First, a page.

Cardiologist and Electrophysiologist: What’s the Difference?

  • Posted on: Sep 10 2021
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The heart is often referred to as a plumbing system. It is a muscle that acts like a pump, pushing blood through your arteries and veins (think piping). This function is controlled by an electrical system which synchronizes signals and tells your heart to contract. These two systems work together to keep you alive, and while they both involve the heart, they involve two different specialties in medicine: cardiology and electrophysiology. It’s important to know the difference when it comes to your heart health.

What Is a Cardiologist?

Cardiologists focus on the mechanical function of the heart. They study the health of the heart muscle and vascular system, which includes the arteries and blood vessels. Cardiologists also educate patients on creating habits that promote a healthy heart.

What Does a Cardiologist Do?

A cardiologist treats patients in a hospital, private practice, or university setting. They treat common heart issues like heart attacks, heart failure, coronary artery disease, heart and vascular disease, and congenital heart defects. Reasons to see a cardiologist include:

  • Heart pain, chest tightness, or chest pain – Chest tightness has often been described as an ache or heaviness in the chest. It can indicate congestive heart failure or coronary heart disease.
  • A family history of heart disease – If a family member has experienced heart disease or had a heart attack, your risk is higher and a preventative discussion with a cardiologist could be a proactive step.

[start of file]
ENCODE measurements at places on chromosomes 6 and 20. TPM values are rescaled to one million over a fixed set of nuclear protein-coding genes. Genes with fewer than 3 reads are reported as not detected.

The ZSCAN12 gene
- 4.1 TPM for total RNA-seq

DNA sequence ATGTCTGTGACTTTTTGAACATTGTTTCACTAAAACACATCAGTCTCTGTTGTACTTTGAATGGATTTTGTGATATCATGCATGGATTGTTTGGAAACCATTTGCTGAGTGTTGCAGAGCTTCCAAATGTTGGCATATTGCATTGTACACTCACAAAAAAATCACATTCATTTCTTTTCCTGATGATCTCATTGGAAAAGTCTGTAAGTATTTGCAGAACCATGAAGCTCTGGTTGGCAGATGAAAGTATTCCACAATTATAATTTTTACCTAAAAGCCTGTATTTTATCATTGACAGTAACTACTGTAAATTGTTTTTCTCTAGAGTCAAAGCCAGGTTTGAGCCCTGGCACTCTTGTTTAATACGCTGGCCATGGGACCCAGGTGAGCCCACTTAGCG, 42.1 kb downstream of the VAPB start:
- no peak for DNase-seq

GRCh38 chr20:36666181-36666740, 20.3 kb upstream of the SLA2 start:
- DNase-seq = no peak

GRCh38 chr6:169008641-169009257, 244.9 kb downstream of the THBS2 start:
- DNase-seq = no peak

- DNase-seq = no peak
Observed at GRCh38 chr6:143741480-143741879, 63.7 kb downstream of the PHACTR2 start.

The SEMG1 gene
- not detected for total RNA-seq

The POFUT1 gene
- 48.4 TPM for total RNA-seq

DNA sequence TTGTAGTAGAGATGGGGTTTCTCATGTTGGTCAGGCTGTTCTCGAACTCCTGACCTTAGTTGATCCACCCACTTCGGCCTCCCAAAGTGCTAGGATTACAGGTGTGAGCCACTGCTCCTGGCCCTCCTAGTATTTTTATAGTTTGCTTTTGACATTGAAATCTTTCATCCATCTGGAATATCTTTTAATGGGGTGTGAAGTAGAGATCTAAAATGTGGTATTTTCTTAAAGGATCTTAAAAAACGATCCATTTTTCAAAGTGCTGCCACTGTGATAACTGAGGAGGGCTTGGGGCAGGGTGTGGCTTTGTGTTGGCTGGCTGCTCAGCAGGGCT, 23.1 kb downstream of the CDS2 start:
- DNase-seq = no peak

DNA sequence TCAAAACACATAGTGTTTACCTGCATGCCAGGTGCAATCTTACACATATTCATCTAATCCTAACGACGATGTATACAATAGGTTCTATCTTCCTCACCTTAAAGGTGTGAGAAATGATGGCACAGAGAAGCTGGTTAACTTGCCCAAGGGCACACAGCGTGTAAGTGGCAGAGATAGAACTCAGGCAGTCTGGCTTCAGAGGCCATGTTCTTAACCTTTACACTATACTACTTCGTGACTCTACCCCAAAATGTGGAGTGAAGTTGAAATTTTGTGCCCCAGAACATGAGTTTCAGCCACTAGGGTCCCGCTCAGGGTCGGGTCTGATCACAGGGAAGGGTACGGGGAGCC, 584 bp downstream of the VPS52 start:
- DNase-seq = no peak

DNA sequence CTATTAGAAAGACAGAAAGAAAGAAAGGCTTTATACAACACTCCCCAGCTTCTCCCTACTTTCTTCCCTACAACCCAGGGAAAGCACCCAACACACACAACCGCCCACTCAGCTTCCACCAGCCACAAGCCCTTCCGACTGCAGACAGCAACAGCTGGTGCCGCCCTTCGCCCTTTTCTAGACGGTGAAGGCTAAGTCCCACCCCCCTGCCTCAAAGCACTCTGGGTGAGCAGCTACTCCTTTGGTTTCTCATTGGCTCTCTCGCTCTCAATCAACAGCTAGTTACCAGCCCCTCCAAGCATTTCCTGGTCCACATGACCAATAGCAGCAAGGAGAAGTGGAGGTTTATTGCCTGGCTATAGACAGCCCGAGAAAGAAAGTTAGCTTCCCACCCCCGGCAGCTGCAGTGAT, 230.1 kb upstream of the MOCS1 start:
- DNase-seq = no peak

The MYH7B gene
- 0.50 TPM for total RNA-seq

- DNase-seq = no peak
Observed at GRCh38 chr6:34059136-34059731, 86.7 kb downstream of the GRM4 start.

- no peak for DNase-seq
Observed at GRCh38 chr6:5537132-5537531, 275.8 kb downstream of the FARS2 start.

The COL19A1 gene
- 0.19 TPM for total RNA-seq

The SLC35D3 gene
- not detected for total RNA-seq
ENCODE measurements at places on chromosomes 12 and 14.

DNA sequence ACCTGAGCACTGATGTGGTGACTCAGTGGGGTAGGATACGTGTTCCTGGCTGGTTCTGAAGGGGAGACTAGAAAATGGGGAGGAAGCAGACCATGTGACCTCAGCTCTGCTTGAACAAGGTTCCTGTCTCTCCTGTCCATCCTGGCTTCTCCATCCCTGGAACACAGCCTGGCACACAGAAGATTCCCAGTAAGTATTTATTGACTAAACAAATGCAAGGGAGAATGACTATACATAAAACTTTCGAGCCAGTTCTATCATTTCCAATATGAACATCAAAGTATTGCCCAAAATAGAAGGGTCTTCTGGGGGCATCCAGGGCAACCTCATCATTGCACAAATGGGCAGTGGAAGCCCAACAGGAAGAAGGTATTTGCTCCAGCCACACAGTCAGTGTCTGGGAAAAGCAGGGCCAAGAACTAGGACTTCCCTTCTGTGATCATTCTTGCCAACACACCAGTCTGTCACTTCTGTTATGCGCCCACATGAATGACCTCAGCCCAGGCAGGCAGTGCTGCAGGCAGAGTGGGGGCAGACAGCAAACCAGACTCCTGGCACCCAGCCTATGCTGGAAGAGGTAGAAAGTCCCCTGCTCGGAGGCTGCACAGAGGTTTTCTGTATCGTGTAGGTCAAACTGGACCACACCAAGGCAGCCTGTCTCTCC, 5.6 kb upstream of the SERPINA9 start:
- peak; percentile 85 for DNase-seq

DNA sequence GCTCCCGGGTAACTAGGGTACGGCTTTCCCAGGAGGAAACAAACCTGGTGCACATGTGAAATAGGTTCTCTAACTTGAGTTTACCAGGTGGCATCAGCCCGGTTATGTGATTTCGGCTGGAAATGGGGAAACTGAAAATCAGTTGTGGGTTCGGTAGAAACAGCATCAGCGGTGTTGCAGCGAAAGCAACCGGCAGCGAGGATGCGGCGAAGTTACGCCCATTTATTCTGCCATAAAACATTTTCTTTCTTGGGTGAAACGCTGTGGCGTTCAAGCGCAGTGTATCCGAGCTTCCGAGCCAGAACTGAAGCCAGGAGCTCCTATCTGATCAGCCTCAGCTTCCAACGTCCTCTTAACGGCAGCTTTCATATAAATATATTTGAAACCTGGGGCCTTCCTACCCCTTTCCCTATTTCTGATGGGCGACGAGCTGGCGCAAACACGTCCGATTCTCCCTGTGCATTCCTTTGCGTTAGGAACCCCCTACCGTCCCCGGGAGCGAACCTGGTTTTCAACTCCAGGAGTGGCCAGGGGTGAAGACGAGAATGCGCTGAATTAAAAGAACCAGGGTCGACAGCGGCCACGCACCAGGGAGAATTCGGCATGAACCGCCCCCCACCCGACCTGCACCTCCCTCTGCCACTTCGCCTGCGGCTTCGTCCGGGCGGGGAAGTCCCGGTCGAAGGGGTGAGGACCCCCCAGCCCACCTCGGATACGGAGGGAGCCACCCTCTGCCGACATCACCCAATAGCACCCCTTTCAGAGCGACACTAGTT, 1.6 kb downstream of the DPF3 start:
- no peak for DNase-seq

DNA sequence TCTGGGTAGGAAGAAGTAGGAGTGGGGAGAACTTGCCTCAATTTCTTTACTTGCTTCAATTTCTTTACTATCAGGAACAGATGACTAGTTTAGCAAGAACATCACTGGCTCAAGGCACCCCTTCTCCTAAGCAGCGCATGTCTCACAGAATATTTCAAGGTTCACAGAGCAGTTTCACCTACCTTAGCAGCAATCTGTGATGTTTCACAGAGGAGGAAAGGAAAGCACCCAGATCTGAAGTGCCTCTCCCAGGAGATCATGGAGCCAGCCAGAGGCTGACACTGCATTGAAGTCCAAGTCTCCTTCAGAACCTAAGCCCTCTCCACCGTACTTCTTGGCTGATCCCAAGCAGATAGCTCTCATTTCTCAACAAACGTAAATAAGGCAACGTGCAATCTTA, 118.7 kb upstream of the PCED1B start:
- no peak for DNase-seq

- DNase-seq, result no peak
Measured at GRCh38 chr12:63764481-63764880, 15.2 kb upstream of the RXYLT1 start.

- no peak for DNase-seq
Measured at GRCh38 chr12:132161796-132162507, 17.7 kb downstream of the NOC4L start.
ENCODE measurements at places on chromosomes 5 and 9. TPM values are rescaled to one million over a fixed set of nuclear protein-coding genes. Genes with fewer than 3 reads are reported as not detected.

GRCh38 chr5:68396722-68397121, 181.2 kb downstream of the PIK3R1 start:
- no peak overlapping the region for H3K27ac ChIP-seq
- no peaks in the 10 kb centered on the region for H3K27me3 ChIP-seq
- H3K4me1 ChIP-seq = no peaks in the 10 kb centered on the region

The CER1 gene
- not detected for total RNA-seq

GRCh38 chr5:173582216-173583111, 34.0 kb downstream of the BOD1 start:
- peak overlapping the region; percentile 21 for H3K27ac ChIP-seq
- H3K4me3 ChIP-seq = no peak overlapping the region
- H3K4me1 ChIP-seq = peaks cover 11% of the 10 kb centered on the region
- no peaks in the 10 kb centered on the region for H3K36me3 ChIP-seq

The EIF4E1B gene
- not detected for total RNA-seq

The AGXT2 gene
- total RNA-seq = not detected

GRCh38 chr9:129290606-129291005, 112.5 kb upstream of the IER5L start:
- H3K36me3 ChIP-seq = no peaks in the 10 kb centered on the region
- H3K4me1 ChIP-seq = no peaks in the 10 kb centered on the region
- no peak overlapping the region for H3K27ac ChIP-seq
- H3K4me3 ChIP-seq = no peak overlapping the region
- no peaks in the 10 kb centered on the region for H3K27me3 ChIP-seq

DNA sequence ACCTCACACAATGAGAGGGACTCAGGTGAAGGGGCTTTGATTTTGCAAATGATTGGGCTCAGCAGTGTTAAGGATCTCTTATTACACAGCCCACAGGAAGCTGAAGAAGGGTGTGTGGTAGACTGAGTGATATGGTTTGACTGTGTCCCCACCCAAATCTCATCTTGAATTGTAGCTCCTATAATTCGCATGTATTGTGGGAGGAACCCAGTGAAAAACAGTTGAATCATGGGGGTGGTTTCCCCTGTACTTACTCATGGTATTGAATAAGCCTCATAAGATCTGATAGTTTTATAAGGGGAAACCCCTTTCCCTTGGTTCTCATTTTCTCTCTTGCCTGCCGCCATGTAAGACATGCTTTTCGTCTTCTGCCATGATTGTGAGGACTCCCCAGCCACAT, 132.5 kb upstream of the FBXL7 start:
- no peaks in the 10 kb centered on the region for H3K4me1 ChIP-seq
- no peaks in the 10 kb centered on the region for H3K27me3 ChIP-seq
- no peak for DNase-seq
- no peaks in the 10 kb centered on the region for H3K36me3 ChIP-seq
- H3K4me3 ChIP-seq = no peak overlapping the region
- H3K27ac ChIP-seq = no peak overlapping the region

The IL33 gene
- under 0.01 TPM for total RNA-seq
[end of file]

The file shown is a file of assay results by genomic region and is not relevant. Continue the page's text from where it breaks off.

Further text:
• A recommendation from another physician – A doctor’s referral to a cardiologist should be taken very seriously.
    Starting a new exercise program after age 40 – Engagement in moderate or intense physical activity can cause a slightly increased risk of cardiac complications.

What Is an Electrophysiologist?

Electrophysiologists focus on the electrical system of the heart. While the heart muscle pumps blood into the arteries, it relies on its electrical system to cause it to pump. Issues with the electrical signals to the heart can cause complications in the heart’s rhythms. Electrophysiologists study and treat these irregular heart rhythms, often referred to as arrhythmias. They are trained to conduct highly specialized tests and procedures to treat those conditions and may also prescribe medication or educate patients on having a healthy lifestyle.

What Does an Electrophysiologist Do?

Often referred to as EPs, electrophysiologists work at a hospital or large cardiac practice where they test for, diagnose, and treat abnormal heart rhythms such as cardiac arrest, bradycardia, tachycardia, and atrial fibrillation. A cardiologist or primary care physician may refer a patient to see an electrophysiologist if the patient:

  • Has abnormal heart rhythms
  • Has an upcoming heart surgery
  • Is at risk of sudden cardiac death
  • Might benefit from an implantable cardiac defibrillator (ICD) or pacemaker
  • Is undergoing cardiac ablation, a procedure that creates scar tissue in the heart to attempt to block out erratic signals
  • Experiences syncope, a sudden loss of consciousness

The Center for Atrial Fibrillation and Electrophysiology

Hunterdon Cardiovascular Associates has a dedicated center for treating patients with arrhythmias and other conditions treated by electrophysiologists. The Center for Atrial Fibrillation and Electrophysiology provides patients with state-of-the-art arrhythmia diagnosis tests and treatments to provide personalized care centered around you.

It’s never too late to take charge of your heart health. Hunterdon Cardiovascular Associates’ expert team of cardiologists and electrophysiologists are proud to provide the highest quality of comprehensive care in an environment that centers around our patients. To schedule a consultation with one of our specialists, please contact us today.

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